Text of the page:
Written by Clay Smith
Ultrasound appears to be best for most renal colic (RC) clinical scenarios. CT is best in older patients (especially with no stone history), those with tenderness on abdominal exam, or those with uncontrolled pain.
Why does this matter?
CT has become the default for imaging RC, but it hasn’t impacted any patient-centered outcomes. Is there a better way to image these patients?
Making patients glow from radiation isn’t nice
This was an expert panel of emergency physicians, urologists, and radiologists. They reviewed 232 articles together to determine optimal imaging in different clinical scenarios. Here are the high points. The experts agreed that:
An ultrasound approach (POCUS or radiology performed), without CT, was warranted in young patients with new-onset RC and controlled pain, those with prior stones that have passed, pregnant patients, and even patients with mild hydronephrosis on ultrasound.
When CT is obtained, it should be reduced dose.
A CT-first approach was recommended by these experts in elderly patients (i.e. 75 years) regardless of stone history, especially those with tenderness on abdominal exam; patients ≥55y with apparent RC and no history of stone; patients with uncontrolled pain; even young patients with no stone history and abdominal tenderness on exam.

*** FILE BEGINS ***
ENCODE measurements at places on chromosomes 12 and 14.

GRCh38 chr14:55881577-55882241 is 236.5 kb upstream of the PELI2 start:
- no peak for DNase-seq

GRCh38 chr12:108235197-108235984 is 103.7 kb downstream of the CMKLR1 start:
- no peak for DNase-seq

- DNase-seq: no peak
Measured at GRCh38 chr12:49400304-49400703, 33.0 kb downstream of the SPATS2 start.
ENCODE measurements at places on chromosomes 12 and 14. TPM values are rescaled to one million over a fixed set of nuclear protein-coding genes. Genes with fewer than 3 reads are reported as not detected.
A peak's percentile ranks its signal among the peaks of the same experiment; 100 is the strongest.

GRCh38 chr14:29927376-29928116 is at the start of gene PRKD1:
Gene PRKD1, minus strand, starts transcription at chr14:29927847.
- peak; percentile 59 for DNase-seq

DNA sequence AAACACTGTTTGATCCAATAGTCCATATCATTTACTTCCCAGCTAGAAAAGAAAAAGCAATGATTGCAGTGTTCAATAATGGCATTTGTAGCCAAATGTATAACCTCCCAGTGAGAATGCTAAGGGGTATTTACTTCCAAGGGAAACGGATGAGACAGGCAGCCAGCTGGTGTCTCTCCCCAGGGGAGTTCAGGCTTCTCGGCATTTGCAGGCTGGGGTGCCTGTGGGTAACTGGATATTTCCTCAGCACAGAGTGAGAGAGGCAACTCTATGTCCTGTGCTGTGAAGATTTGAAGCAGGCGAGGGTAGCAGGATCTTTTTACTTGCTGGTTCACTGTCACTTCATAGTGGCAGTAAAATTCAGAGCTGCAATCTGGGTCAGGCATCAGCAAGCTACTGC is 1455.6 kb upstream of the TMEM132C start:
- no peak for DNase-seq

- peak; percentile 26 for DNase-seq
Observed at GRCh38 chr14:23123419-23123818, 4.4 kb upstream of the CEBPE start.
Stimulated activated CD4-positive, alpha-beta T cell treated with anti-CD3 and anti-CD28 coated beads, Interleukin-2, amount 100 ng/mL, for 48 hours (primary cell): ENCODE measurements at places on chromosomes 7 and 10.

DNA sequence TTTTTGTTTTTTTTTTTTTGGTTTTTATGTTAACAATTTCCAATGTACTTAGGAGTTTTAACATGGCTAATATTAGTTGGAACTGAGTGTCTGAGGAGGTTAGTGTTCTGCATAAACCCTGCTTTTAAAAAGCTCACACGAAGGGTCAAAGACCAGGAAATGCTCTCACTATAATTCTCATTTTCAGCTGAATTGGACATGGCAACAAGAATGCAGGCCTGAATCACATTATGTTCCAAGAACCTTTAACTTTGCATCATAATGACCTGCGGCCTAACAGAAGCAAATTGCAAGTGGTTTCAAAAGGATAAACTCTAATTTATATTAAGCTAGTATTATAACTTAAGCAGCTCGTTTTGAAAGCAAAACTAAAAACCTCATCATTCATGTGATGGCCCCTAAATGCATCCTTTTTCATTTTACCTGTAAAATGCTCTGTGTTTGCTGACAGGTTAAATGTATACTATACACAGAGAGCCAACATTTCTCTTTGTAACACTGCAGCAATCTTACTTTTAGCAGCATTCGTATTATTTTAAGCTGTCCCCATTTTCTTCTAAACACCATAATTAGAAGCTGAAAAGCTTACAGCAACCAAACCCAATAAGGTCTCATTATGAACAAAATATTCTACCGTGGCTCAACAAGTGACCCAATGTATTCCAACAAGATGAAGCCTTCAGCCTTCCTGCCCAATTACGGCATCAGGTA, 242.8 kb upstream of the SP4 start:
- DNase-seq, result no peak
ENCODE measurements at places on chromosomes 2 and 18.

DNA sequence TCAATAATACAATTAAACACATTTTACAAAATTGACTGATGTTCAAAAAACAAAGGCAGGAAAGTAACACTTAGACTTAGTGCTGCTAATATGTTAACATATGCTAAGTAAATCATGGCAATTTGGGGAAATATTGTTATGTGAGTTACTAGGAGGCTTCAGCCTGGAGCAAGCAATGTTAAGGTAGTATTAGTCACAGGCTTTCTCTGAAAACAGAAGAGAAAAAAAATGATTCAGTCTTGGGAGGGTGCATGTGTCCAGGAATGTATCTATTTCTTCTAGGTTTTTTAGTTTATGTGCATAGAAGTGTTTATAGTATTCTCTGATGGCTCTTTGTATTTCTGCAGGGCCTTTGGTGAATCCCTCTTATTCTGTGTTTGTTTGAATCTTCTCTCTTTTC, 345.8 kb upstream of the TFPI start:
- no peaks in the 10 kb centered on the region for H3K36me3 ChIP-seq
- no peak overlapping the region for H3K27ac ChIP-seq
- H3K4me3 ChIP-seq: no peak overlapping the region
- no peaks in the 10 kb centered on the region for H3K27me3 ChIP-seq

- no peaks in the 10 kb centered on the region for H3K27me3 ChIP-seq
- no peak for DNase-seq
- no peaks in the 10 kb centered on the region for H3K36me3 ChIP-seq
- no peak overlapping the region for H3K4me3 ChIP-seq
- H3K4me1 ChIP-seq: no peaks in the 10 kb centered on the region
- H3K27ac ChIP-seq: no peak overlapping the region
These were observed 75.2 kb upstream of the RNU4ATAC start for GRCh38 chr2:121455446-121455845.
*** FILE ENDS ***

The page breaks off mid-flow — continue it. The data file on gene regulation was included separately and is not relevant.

The take home point is that in most clinical scenarios, leading with ultrasound, either POCUS or in radiology, is a safe bet that drastically reduces our patients’ exposure to radiation.
Imaging in Suspected Renal Colic: Systematic Review of the Literature and Multispecialty Consensus. Ann Emerg Med. 2019 Aug 1. pii: S0196-0644(19)30344-0. doi: 10.1016/j.annemergmed.2019.04.021. [Epub ahead of print]
Open in Read by QxMD
Reviewed by Thomas Davis